The rover has logged nearly 26 miles of driving since it landed on Mars in January 2004, farther than any craft has traveled on another world. The Marathon Valley site got its name because Opportunity will have driven the equivalent distance of a marathon on Mars by the time it arrives.

Opportunity has sent back more than 200,000 images from the surface of Mars.

NASA last heard from its twin rover Spirit in 2010 after it got stuck in a sand pit with its power-generating solar panels tilted away from the sun. It lost power in the Martian winter, and cold temperatures may have damaged sensitive components on the rover.

The Lunar Reconnaissance Orbiter is also under the budget ax. The spacecraft launched in June 2009 and mapped the moon in greater detail than any mission before.

“At some point, we’ll look at its operations and identify whether we will be able to continue (operating it) in 2016,” Radzanowski told reporters Monday.

NASA’s Mars Odyssey orbiter, the longest-lived mission ever to visit the red planet, is slated to receive funding in fiscal year 2016, but its budget could be cut to zero in 2017.

Radzanowski said NASA must decide whether to pour resources into aging missions or pay for construction of new spacecraft capable of more innovative scientific research.

“What you’re looking at is tension you have in any activity that has operations and development,” Radzanowski said. “You have to make trades between funding new activities and new development of missions that bring new cutting edge science versus taking advantage of something that’s operating well and also providing good science.”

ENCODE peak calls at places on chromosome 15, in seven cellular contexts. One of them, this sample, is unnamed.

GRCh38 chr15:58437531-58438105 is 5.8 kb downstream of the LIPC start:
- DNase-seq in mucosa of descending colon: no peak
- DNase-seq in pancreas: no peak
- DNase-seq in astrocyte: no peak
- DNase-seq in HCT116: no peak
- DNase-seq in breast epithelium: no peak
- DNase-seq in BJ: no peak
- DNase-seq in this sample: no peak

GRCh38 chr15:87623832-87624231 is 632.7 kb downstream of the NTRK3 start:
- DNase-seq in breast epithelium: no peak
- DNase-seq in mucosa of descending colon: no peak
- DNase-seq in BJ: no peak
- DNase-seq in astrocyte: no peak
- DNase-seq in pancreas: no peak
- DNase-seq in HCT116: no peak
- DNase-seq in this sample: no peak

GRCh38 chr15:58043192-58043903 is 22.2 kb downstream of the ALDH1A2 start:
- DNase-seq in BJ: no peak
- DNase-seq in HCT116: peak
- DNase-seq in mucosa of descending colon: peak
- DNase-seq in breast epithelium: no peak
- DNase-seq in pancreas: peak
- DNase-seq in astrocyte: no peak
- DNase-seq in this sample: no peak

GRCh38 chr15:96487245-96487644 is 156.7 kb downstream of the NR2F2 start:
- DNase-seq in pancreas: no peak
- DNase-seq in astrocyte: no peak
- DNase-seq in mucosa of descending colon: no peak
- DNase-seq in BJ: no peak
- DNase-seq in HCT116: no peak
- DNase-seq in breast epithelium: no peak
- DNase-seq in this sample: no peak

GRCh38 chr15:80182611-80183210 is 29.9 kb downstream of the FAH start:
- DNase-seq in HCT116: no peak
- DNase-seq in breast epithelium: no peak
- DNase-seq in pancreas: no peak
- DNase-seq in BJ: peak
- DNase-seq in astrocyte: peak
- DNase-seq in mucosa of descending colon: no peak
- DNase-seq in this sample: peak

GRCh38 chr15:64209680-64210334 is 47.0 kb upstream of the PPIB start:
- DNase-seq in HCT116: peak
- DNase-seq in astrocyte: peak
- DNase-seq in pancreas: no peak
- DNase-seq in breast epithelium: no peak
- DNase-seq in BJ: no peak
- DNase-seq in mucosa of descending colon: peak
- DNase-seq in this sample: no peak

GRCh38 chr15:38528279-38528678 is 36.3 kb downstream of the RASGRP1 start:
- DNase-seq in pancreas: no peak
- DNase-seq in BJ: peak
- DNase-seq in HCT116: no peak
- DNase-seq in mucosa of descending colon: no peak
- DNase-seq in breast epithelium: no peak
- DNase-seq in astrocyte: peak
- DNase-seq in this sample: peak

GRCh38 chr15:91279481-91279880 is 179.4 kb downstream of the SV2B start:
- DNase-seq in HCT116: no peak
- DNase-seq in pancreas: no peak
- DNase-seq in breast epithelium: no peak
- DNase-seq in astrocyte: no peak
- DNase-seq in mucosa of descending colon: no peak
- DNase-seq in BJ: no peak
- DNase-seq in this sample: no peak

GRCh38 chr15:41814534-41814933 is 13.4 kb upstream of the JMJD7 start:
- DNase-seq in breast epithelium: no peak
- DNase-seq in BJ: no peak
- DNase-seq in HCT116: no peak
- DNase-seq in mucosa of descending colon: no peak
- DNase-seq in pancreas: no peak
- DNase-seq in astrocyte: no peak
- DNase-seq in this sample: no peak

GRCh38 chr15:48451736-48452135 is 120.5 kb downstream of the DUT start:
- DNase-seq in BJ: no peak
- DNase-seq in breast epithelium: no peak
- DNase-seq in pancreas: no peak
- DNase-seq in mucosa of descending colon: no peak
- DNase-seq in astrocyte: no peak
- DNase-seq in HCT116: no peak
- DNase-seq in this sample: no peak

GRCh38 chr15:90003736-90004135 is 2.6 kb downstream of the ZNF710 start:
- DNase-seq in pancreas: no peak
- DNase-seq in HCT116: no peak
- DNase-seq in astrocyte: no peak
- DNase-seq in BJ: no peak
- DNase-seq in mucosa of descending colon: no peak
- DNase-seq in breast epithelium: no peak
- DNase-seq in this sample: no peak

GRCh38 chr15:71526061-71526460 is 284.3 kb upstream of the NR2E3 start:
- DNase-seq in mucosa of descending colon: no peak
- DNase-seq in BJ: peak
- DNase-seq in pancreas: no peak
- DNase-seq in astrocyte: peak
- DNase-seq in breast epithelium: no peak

NASA’s Spitzer infrared observatory was singled out for cancellation in 2014 after receiving a relatively low ranking by a review panel that recommends which operating missions the space agency should keep going.

But NASA officials said two months later they found money to continue Spitzer’s mission despite worries it would end.

Artist's concept of NASA's Lunar Reconnaissance Orbiter. Credit: NASA/GSFC
Artist’s concept of NASA’s Lunar Reconnaissance Orbiter. Credit: NASA/GSFC

“Whether we will continue that modus operandi for some of these lower cost operating missions going forward — zeroing them out and finding funding for them in the future — I don’t know,” Radzanowski said. “But it’s a reflection of trying to balance development versus future operations.”

Opportunity’s budget for fiscal year 2014 was $14 million. LRO received $12.4 million for mission operations last year. The White House budget request would give NASA’s planetary science division, which includes Opportunity and LRO, nearly $1.4 billion in fiscal year 2016.

“Could somebody else, a university, a private entity, etc., operate these missions? … I’m not saying that today we are looking at those types of options or models for LRO or on Opportunity going forward,” Radzanowski said. “At the same time, the agency — I think — is open for new ways. When from an agency standpoint, we no longer have a science requirement to keep them operating, if somebody out there does want to provide funding and come to the table and continue operating, we might consider that.”

NASA has signed agreements for external groups to take over aging or decommissioned spacecraft before. The California Institute of Technology, which manages JPL for NASA, assumed responsibility for funding NASA’s Galaxy Evolution Explorer, or GALEX, ultraviolet space telescope from May 2012 to April 2013.

“I’m not guaranteeing that we would do it, but we would consider it,” Radzanowski said.